R.A. Dickey told the New York Post he would choose Gio Gonzalez to win the NL Cy Young Award, if he couldn't choose himself.
In the Wall Street Journal, Brian Costa writes the Mets must decide the fate of their ambassador.
Also in the Journal, Michael Salfino calls R.A. the greatest bad-team pitcher of all-time.
Lastly, Matt Harvey can sympathize with Steven Strasburg, according to Andy McCullough of the Star Ledger.
“To get shut down and not be able to do that, and be a part of it, it’s tough,” Harvey told McCullough. “It’s something that I’d like to not think about going through."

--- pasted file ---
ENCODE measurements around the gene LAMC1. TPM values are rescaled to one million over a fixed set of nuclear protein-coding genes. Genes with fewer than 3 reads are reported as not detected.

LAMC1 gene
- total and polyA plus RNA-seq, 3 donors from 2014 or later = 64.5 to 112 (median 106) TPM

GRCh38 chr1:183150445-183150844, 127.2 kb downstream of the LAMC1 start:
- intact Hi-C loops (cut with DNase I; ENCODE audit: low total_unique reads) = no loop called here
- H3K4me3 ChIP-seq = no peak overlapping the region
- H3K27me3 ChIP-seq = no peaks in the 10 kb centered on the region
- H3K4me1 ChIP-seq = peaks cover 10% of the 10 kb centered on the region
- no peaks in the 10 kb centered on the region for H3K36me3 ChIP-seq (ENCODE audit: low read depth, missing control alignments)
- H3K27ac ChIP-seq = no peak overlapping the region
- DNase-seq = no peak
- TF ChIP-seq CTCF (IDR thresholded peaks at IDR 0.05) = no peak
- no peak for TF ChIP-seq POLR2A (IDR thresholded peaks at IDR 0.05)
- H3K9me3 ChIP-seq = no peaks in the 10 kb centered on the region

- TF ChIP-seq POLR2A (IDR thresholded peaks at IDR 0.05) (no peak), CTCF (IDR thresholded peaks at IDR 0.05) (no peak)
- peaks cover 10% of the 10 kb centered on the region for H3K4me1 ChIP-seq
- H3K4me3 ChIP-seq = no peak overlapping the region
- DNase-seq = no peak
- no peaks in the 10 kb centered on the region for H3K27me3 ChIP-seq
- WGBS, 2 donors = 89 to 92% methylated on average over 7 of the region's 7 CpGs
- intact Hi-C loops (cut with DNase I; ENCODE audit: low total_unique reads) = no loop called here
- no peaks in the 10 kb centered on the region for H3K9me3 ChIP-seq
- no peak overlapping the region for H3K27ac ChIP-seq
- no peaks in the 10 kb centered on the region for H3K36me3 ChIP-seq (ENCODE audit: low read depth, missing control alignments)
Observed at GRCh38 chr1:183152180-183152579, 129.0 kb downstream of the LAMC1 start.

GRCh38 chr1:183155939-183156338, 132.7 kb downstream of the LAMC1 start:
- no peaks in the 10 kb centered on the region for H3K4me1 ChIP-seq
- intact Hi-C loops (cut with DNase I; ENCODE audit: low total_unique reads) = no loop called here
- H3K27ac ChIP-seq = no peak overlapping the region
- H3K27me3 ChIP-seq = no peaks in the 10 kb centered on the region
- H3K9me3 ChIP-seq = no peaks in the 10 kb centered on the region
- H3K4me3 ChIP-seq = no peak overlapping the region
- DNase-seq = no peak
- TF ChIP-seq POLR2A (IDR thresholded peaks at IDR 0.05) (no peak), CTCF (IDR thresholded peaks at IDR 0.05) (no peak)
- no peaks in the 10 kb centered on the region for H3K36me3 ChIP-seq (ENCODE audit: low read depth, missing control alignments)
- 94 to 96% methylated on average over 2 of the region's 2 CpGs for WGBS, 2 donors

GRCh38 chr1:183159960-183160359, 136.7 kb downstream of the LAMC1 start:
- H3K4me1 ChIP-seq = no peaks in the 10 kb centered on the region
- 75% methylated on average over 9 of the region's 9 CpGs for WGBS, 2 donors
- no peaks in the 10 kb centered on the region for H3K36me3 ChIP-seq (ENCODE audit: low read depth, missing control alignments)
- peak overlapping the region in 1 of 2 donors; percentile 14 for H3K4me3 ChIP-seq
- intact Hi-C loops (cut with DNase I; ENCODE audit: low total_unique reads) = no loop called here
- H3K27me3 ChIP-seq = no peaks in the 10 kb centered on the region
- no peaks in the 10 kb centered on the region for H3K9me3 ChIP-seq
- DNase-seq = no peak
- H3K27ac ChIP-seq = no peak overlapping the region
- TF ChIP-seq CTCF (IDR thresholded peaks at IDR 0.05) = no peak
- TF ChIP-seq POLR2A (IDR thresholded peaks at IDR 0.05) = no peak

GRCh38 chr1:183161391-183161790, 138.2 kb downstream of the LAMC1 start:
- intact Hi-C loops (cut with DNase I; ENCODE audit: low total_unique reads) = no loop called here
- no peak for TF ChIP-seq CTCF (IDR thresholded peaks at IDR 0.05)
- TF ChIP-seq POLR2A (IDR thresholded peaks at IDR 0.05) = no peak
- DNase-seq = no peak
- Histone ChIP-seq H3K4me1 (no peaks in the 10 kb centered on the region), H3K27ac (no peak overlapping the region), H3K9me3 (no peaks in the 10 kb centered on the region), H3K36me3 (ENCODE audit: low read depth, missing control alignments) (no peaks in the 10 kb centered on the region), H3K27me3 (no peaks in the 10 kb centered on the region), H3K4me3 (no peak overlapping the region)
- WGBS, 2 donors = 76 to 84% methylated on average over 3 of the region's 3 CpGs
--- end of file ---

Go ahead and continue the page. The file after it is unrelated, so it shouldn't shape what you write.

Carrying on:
Sept. 11, 9:52 am: This idea of being a "Face of the Franchise," as people like to call it, is SO much more than what happens on field. In fact, it's mostly about what happens off field, in the clubhouse, in the community, in print, in marketing, etc. It's a big deal. I see Wright hustle... off field. He does more or less everything the team asks of him, from attending charity events, doing radio and phone interviews, talking to reporters, meeting fans before games, and so on. He has some sort of non-baseball obligation every game, as far as I can see. And, of course, he shouldn't complain, and he doesn't. He knows some of these efforts are in his contract, but some are not. Nevertheless, he does most all of them (with a smile) when asked. And, given the team's record and struggle at the ticket booth and on air, his face is worth a lot. He keeps them present and relevant in lots of ways. If it wasn't Wright, it would be all RA Dickey basically. And, if not Wright and Dickey, then who? The point is, as Costa explains, much like with Dickey, this off-field component has value... especially in New York, where the demands are significantly more than in any other market. These guys will need to be compensated for this, since many of these obligations will be spelled out in their next contracts (assuming they sign new ones with the Mets). And, I'd love to know what type premium this sort of publicity plays in the deal.